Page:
Ignore your teeth and they will go away.
‘People with diabetes who keep their blood glucose levels in a target range have no more dental problems than the rest of the population. However, those with poorly managed blood glucose levels have a decrease in saliva and an increase in salivary sugar, which leads to dry mouth, ulcers, fungal infections, increased tooth decay, loss of teeth, and difficulty wearing dentures,” says Dr. Carol Alexopoulos, a dentist who practices in Toronto, Ontario.
Insufficient moisture can cause both dry mouth and a burning sensation on your tongue. This lack of moisture can eventually lead to an irritation of the entire lining of the mouth, since normal volumes of saliva actually protect your teeth from cavities and make chewing and speech comfortable. If you wear dentures and develop a feeling of dry mouth, you may find them irritating and more difficult to wear.
In addition, poorly managed blood glucose levels can lead to:
- Severe toothaches due to impaired circulation to your teeth. If you cannot eat solid food because chewing is difficult, try alternatives such as milk, soup, cereals, pudding, or fruit juices to replace your carbohydrate allowance.
- More severe gum disease and at an earlier age.
- Thickening of the small blood vessels of the gingiva (gums) which can lead to infection of the gum and bone tissues.
- Periodontal disease that, in turn, can make it hard to manage blood glucose levels. Because periodontal disease is an infection, bacteria produce toxins that affect the carbohydrate metabolism in individual cells. It is also thought that the host response to periodontal bacteria can increase insulin resistance and, therefore, blood glucose levels.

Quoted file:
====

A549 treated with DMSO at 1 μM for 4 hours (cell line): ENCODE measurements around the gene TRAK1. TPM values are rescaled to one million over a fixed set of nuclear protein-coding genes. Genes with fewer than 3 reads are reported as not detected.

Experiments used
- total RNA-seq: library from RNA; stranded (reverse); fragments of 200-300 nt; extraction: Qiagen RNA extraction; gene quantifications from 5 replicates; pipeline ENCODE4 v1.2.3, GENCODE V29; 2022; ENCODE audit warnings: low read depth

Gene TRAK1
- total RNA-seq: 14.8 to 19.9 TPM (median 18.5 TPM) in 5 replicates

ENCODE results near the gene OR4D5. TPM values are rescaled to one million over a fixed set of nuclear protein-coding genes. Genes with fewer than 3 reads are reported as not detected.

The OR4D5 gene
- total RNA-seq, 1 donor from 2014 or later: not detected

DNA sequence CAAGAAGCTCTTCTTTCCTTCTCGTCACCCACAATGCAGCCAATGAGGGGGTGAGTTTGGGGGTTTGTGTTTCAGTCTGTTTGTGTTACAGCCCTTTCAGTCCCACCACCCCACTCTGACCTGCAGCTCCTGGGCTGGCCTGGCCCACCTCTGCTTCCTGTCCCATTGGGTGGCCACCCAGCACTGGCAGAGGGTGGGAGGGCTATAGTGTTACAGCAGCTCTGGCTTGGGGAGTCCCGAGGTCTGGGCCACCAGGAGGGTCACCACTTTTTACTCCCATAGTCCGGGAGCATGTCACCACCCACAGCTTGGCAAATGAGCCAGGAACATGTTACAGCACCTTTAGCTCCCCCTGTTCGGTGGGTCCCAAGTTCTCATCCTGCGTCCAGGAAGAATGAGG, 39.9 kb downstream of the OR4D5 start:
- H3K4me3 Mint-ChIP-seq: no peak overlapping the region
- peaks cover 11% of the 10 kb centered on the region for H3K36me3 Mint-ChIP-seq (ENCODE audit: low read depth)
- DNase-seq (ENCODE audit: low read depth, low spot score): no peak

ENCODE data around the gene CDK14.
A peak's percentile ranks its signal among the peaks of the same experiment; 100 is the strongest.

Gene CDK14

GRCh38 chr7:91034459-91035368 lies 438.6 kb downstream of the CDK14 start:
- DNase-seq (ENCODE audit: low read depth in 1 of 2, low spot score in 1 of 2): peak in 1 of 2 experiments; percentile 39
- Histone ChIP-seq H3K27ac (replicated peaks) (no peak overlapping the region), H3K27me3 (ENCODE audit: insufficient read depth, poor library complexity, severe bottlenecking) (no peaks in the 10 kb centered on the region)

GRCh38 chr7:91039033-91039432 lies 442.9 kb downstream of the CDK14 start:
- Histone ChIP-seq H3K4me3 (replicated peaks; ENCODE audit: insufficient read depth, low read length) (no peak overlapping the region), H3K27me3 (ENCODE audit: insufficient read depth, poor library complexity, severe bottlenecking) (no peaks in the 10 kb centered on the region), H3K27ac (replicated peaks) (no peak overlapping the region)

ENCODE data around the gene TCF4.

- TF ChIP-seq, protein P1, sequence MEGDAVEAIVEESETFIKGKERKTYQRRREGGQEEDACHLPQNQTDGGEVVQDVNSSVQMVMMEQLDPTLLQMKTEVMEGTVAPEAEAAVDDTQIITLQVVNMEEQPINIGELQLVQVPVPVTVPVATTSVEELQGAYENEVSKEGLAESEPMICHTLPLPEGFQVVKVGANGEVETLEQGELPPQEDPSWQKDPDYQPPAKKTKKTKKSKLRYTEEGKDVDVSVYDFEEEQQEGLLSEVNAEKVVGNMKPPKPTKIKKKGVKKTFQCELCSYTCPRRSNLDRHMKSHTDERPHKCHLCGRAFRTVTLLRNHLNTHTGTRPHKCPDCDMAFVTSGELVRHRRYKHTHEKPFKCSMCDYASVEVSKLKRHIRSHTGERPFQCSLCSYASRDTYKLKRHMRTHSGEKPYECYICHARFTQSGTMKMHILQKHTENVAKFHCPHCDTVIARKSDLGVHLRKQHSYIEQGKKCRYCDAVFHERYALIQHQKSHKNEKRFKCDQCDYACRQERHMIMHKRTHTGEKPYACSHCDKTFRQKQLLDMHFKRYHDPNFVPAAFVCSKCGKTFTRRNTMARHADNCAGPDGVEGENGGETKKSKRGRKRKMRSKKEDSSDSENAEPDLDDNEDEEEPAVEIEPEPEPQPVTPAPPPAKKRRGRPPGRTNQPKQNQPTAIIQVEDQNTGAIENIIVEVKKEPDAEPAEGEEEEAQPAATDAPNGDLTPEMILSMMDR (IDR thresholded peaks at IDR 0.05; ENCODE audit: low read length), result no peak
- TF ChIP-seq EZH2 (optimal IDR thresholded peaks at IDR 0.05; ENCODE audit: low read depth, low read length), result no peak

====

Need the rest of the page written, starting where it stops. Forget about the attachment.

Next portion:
Dental health is important for everyone.
The most important part of dental care is to brush and floss your teeth regularly (at least twice a day, better yet after every meal or snack) based on the advice of your dentist. This will help prevent acid attack to your teeth and help avoid plaque formation.
- Food particles left between your teeth will break down and become acidic. Food does not have to be sugary or sweet to cause a cavity.
- Gum disease can reach an advanced and serious stage before you feel any pain or notice any bleeding during brushing.
At the Dental Office
With very few exceptions, people with diabetes can be treated by dentists the same way as those without diabetes.
- Your teeth may be cleaned by removing all deposits formed in between teeth as well as under the gum line. If this is uncomfortable, ask your dentist for “freezing”. Your dentist should do everything he or she can to eliminate pain during treatment.
- If you take insulin, your dentist should be told. The dental staff can then confirm with you that you took your usual insulin dosage and will ask you to let them know if any signs of insulin reaction occur.
- During a dental appointment, stressed patients release hormones that can affect insulin uptake and blood glucose levels. It is very important that you take insulin/medications at the appropriate time and follow your meal plan to keep your blood glucose levels stable.
If gum surgery or tooth extraction is required, or if implants are to be placed, a very careful follow-up should be planned. This will include special dietary instructions and very close observation of the healing process. You may be asked to measure your blood glucose level more frequently and to test your urine for ketones.
You may also be prescribed antibiotics. If you take any oral diabetes medications, you should speak with your doctor to ensure that there will be no reaction between your diabetes medication and the suggested antibiotic.
Floss and brush only the teeth you want to keep!
Regular dental checkups are important. In the fight to control and stop gum disease from advancing quickly, the time between dental visits should not exceed three months.
Periodontists (gum specialists) have discovered that if you wait longer than 90 days between professional cleanings, a worsening of periodontal (gum) disease occurs because the bacteria become more aggressive and more damaging to the gums surrounding your teeth.
If you suspect a problem, call your dental office as soon as possible. Your dentist will always make time for you, especially if there is a problem.
Unlike teeth, dental problems do not go away if ignored.
This article was reviewed by Carol Alexopoulos DDS, a dentist who practices in Toronto, Ontario.